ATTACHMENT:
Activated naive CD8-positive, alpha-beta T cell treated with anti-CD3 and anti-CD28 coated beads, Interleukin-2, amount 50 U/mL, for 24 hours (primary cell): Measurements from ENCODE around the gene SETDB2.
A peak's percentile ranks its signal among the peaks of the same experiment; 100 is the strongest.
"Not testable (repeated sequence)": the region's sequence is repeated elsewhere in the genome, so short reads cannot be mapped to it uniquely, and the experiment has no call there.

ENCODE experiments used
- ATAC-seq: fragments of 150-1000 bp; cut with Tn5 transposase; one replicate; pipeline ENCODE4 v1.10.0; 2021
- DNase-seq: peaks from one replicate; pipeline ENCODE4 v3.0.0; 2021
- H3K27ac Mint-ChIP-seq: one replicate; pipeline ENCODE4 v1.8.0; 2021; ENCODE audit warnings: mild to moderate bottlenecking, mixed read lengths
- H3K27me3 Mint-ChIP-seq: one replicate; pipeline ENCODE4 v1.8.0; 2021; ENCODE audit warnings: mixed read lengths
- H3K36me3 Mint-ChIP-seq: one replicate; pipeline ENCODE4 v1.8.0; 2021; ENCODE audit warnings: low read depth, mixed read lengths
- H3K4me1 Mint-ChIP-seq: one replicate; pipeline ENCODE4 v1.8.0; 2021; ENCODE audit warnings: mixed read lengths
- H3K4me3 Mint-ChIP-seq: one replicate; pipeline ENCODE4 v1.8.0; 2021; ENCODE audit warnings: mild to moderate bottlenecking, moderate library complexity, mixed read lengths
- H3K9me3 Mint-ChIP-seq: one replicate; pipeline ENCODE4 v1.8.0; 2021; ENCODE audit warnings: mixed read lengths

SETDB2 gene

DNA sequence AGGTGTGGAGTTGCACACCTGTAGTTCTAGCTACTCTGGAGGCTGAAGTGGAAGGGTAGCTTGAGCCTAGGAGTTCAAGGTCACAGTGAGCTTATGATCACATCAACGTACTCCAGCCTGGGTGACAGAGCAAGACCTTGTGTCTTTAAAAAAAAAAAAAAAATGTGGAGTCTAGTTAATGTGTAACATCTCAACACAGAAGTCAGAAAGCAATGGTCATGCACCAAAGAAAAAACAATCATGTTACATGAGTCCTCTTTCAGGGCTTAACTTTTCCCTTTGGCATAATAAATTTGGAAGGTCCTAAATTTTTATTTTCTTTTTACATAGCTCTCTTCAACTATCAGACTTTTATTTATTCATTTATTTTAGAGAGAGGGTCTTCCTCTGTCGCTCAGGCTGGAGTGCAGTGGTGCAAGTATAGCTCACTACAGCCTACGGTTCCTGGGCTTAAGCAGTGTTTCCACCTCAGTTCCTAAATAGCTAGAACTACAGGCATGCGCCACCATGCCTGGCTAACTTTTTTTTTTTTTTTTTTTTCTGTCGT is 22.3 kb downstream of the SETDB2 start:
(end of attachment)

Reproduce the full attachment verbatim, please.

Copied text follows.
Activated naive CD8-positive, alpha-beta T cell treated with anti-CD3 and anti-CD28 coated beads, Interleukin-2, amount 50 U/mL, for 24 hours (primary cell): Measurements from ENCODE around the gene SETDB2.
A peak's percentile ranks its signal among the peaks of the same experiment; 100 is the strongest.
"Not testable (repeated sequence)": the region's sequence is repeated elsewhere in the genome, so short reads cannot be mapped to it uniquely, and the experiment has no call there.

ENCODE experiments used
- ATAC-seq: fragments of 150-1000 bp; cut with Tn5 transposase; one replicate; pipeline ENCODE4 v1.10.0; 2021
- DNase-seq: peaks from one replicate; pipeline ENCODE4 v3.0.0; 2021
- H3K27ac Mint-ChIP-seq: one replicate; pipeline ENCODE4 v1.8.0; 2021; ENCODE audit warnings: mild to moderate bottlenecking, mixed read lengths
- H3K27me3 Mint-ChIP-seq: one replicate; pipeline ENCODE4 v1.8.0; 2021; ENCODE audit warnings: mixed read lengths
- H3K36me3 Mint-ChIP-seq: one replicate; pipeline ENCODE4 v1.8.0; 2021; ENCODE audit warnings: low read depth, mixed read lengths
- H3K4me1 Mint-ChIP-seq: one replicate; pipeline ENCODE4 v1.8.0; 2021; ENCODE audit warnings: mixed read lengths
- H3K4me3 Mint-ChIP-seq: one replicate; pipeline ENCODE4 v1.8.0; 2021; ENCODE audit warnings: mild to moderate bottlenecking, moderate library complexity, mixed read lengths
- H3K9me3 Mint-ChIP-seq: one replicate; pipeline ENCODE4 v1.8.0; 2021; ENCODE audit warnings: mixed read lengths

SETDB2 gene

DNA sequence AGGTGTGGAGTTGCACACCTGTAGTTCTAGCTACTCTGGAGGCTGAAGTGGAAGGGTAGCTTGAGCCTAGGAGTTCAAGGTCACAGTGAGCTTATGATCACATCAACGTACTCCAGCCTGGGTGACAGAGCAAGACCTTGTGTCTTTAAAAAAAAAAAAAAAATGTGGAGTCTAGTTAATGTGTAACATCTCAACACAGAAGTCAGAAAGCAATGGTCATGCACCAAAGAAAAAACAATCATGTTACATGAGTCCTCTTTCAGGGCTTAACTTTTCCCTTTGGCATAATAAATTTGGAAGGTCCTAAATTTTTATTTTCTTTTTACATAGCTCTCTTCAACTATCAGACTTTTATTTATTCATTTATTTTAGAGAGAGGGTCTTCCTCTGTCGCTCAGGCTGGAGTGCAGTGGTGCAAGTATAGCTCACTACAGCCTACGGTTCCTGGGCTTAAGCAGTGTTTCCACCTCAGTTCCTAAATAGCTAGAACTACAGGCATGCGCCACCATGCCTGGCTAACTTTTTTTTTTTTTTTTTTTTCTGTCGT is 22.3 kb downstream of the SETDB2 start: